Jennifer Isaacs, PhD
Member, Developmental Cancer Therapeutics Program
Hollings Cancer Center
1997 Ph.D., University of North Carolina Chapel Hill
Office: HO 712E
Cancer signaling and chromatin remodeling in tumor progresssion
Our research program is aimed at unraveling key mechanisms contributing to cancer progression. It is well known that tumor invasion and subsequent metastasis is a main cause of cancer lethality. However, not all tumors are inherently aggressive or even need to be treated. We utilize prostate cancer as a clinically relevant example of this phenomenon. Prostate cancer is the most frequently diagnosed male cancer and the second most lethal cause of cancer death among men. Despite this grim statistic, the majority of men diagnosed with prostate cancer die of non-cancer related causes. Our work is therefore focused upon defining the key events that distinguish indolent, or slow growing cancers, from those that transition to an aggressive state and require treatment.
Surprisingly, we have found that an atypical extracellular form of the Hsp90 chaperone is capable of triggering the switch to aggressive disease. Hsp90 is preferentially secreted by cancer cells and intriguingly, we find that more aggressive cancer cells exhibit enhanced secretion of Hsp90. This observation, coupled with our functional studies, strongly suggest that extracellular Hsp90 (eHsp90) executes a conserved pro-tumorigenic program. It is expected that our studies into eHsp90 action will: (i) reveal targetable vulnerabilities in prostate cancer, (ii) have functional relevance in additional tumor types, (iii) elucidate a conserved molecular circuitry capable of driving tumor progression.
As cancer is a complex system, we incorporate various disciples and utilize a number of experimental approaches. A main scientific focus is to understand how eHsp90 impacts the cancer cell. Towards this end, we enforce Hsp90 secretion in indolent tumor models, and conversely, pharmacologically block this pathway in aggressive cancers. We are dissecting the signaling events initiated by eHsp90, and following how these cues impact upon genetic and epigenetic pathways to control cell morphology, invasive potential, and cancer stemness. As a complementary focus, we are evaluating how eHsp90 impacts upon stromal cell types of the tumor microenvironment, given the established role of tumor stroma as an instigator of aggressive disease. We utilize relevant animal models, clinical specimens, and are in the process of generating a transgenic mouse model that will be invaluable in interrogating eHsp90 action in both development and disease.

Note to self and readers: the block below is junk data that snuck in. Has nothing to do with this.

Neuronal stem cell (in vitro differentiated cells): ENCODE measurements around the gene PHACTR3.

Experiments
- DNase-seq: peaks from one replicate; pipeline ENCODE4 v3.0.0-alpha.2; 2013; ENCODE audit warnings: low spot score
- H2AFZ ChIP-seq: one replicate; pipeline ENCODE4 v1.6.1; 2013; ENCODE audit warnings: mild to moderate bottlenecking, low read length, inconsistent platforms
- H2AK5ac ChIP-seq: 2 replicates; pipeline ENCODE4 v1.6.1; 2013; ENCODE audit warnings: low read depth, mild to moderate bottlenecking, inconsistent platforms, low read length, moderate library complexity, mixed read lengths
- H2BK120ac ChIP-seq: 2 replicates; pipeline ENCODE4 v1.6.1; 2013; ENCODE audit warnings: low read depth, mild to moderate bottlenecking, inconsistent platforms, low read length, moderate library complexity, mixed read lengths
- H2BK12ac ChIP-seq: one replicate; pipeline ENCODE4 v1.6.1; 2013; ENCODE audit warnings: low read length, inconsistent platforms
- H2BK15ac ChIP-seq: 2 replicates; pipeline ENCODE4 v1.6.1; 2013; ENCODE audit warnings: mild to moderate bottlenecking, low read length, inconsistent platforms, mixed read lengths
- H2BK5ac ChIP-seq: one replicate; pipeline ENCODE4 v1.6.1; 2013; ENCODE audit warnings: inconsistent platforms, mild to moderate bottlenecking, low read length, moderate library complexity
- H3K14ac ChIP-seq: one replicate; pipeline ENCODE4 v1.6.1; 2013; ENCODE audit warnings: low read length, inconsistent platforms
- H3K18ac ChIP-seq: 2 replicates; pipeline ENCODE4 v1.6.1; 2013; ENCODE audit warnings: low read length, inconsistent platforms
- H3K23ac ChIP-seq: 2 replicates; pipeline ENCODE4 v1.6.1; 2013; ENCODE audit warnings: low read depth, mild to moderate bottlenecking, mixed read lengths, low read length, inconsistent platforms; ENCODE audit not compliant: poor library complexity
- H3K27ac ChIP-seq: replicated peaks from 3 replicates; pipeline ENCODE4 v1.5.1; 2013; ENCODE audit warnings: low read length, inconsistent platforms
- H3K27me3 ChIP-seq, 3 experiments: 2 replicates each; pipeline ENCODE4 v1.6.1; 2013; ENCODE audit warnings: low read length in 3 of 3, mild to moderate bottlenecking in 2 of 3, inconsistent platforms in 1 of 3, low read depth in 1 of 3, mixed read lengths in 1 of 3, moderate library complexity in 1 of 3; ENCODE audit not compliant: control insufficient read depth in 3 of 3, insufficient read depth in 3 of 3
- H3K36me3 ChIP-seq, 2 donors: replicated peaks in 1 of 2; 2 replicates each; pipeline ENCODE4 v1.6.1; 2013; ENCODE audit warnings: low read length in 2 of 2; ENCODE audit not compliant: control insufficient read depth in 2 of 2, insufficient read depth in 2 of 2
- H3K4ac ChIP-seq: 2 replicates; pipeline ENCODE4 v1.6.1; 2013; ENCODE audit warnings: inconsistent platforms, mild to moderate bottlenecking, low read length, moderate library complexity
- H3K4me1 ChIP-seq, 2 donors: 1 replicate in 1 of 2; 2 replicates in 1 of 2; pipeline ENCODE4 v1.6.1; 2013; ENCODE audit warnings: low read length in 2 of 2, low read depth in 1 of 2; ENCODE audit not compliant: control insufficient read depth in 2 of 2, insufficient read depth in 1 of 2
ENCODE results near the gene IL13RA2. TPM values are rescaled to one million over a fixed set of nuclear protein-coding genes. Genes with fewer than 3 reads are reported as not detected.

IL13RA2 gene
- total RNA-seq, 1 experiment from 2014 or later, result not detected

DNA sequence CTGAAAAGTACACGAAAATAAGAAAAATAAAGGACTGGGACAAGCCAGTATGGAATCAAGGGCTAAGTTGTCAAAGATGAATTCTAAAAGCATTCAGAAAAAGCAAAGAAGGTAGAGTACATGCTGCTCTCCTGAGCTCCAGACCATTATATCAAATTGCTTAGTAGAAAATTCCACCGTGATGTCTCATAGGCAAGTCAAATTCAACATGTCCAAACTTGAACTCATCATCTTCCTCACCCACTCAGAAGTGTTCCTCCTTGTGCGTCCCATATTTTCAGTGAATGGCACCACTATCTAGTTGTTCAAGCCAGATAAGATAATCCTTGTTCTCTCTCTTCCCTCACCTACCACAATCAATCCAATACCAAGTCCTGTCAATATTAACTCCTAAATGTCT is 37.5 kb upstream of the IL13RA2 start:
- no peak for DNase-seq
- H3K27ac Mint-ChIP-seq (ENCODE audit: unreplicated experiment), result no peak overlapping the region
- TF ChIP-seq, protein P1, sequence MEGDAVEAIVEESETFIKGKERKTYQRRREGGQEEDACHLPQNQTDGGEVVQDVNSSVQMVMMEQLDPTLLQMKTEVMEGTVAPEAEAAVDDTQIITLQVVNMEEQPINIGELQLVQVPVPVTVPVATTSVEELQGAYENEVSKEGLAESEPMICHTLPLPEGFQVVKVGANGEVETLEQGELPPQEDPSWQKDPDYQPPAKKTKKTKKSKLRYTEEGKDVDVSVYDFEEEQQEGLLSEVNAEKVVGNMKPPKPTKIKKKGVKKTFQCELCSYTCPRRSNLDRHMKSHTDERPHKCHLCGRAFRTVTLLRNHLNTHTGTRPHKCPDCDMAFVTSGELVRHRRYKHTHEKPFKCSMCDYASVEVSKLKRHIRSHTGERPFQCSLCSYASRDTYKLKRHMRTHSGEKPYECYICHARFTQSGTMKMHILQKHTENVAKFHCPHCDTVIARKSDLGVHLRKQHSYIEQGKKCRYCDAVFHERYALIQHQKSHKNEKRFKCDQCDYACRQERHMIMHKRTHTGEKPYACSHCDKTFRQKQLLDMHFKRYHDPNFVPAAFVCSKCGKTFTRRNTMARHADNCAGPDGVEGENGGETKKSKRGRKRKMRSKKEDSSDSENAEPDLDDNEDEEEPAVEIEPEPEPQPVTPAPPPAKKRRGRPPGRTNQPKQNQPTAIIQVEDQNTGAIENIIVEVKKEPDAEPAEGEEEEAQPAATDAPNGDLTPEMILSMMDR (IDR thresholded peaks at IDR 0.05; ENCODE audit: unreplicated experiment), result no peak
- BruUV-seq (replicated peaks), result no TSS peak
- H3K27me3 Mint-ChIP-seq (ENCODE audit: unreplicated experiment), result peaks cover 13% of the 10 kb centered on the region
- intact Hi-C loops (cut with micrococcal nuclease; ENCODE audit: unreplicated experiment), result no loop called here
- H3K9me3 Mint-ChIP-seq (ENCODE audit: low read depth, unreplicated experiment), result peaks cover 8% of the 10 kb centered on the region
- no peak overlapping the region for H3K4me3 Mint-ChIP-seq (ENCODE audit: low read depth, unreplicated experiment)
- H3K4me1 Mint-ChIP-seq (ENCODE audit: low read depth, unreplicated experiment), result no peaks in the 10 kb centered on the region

For more information about the lab and specific projects, please view our lab website.
1. Gopal U, Bohonowych JE, Lema-Tome C, Liu A, Garrett-Mayer E, Wang B, Isaacs JS. A novel extracellular Hsp90 mediated co-receptor function for LRP1 regulates EphA2 dependent glioblastoma cell invasion. PLoS One. 2011 6(3):e17649. PMCID: PMC3050925
2. Hance MW, Dole K, Gopal U Bohonowych JE, Jezierska-Drutel A, Neumann CA, Liu H, Garraway IP, Isaacs JS. Secreted Hsp90 is a novel regulator of the epithelial to mesenchymal transition (EMT) in prostate cancer. J Biol Chem. 2012 287(45):37732-37744. PMCID: PMC3488049
3. Bohonowych JE, Hance MW, Nolan KD, Defee M, Parsons CH, Isaacs JS. Extracellular Hsp90 mediates an NF-κB dependent stromal inflammatory program: Implications for the tumor microenvironment. Prostate. 2014 74(4):395-407. PMCID: PMC4306584
4. Hance MW, Nolan KD, Isaacs JS. The double-edged sword: Conserved functions of extracellular Hsp90 in wound healing and cancer. Cancers. 2014 6(2):1065-1097. PMCID: PMC4074817
5. Nolan KD, Franco OE, Hance MW, Hayward SW, Isaacs JS. Tumor secreted Hsp90 subverts Polycomb function to drive prostate tumor growth and invasion. J Biol Chem. 2015 290(13):8271-8282. PMCID: PMC4375482
6. Jarosz DF, Isaacs JS. Hsp90 as a capacitor of epigenetic function: Implications for cellular and organismal plasticity. Advances in Cancer Research, Elsevier, In Press